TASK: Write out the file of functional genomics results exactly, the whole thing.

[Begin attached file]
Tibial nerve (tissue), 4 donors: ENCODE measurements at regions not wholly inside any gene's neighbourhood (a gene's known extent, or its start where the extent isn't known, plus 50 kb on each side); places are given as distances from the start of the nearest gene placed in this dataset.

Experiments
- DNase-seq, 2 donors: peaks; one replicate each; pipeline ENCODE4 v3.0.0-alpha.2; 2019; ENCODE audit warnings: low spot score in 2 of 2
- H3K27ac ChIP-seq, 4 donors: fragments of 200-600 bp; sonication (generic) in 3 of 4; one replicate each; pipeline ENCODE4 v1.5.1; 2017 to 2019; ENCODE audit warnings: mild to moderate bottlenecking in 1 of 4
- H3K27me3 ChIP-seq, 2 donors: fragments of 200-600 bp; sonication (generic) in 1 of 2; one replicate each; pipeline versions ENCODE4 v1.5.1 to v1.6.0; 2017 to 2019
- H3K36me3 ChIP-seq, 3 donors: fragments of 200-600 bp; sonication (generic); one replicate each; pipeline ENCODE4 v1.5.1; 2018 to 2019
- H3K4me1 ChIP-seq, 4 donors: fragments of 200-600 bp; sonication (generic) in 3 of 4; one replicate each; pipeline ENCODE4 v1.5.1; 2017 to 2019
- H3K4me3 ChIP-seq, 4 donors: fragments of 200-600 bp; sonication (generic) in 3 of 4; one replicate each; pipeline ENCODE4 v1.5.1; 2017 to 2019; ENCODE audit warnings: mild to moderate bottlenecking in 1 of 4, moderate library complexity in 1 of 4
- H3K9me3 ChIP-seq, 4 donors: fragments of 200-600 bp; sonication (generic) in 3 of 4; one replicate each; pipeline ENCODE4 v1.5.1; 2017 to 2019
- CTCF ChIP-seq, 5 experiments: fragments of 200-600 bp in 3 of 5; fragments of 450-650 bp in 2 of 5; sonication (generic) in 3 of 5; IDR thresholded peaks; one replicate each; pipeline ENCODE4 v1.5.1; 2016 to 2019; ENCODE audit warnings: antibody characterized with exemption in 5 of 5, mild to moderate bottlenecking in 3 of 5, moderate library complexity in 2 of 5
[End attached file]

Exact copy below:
Tibial nerve (tissue), 4 donors: ENCODE measurements at regions not wholly inside any gene's neighbourhood (a gene's known extent, or its start where the extent isn't known, plus 50 kb on each side); places are given as distances from the start of the nearest gene placed in this dataset.

Experiments
- DNase-seq, 2 donors: peaks; one replicate each; pipeline ENCODE4 v3.0.0-alpha.2; 2019; ENCODE audit warnings: low spot score in 2 of 2
- H3K27ac ChIP-seq, 4 donors: fragments of 200-600 bp; sonication (generic) in 3 of 4; one replicate each; pipeline ENCODE4 v1.5.1; 2017 to 2019; ENCODE audit warnings: mild to moderate bottlenecking in 1 of 4
- H3K27me3 ChIP-seq, 2 donors: fragments of 200-600 bp; sonication (generic) in 1 of 2; one replicate each; pipeline versions ENCODE4 v1.5.1 to v1.6.0; 2017 to 2019
- H3K36me3 ChIP-seq, 3 donors: fragments of 200-600 bp; sonication (generic); one replicate each; pipeline ENCODE4 v1.5.1; 2018 to 2019
- H3K4me1 ChIP-seq, 4 donors: fragments of 200-600 bp; sonication (generic) in 3 of 4; one replicate each; pipeline ENCODE4 v1.5.1; 2017 to 2019
- H3K4me3 ChIP-seq, 4 donors: fragments of 200-600 bp; sonication (generic) in 3 of 4; one replicate each; pipeline ENCODE4 v1.5.1; 2017 to 2019; ENCODE audit warnings: mild to moderate bottlenecking in 1 of 4, moderate library complexity in 1 of 4
- H3K9me3 ChIP-seq, 4 donors: fragments of 200-600 bp; sonication (generic) in 3 of 4; one replicate each; pipeline ENCODE4 v1.5.1; 2017 to 2019
- CTCF ChIP-seq, 5 experiments: fragments of 200-600 bp in 3 of 5; fragments of 450-650 bp in 2 of 5; sonication (generic) in 3 of 5; IDR thresholded peaks; one replicate each; pipeline ENCODE4 v1.5.1; 2016 to 2019; ENCODE audit warnings: antibody characterized with exemption in 5 of 5, mild to moderate bottlenecking in 3 of 5, moderate library complexity in 2 of 5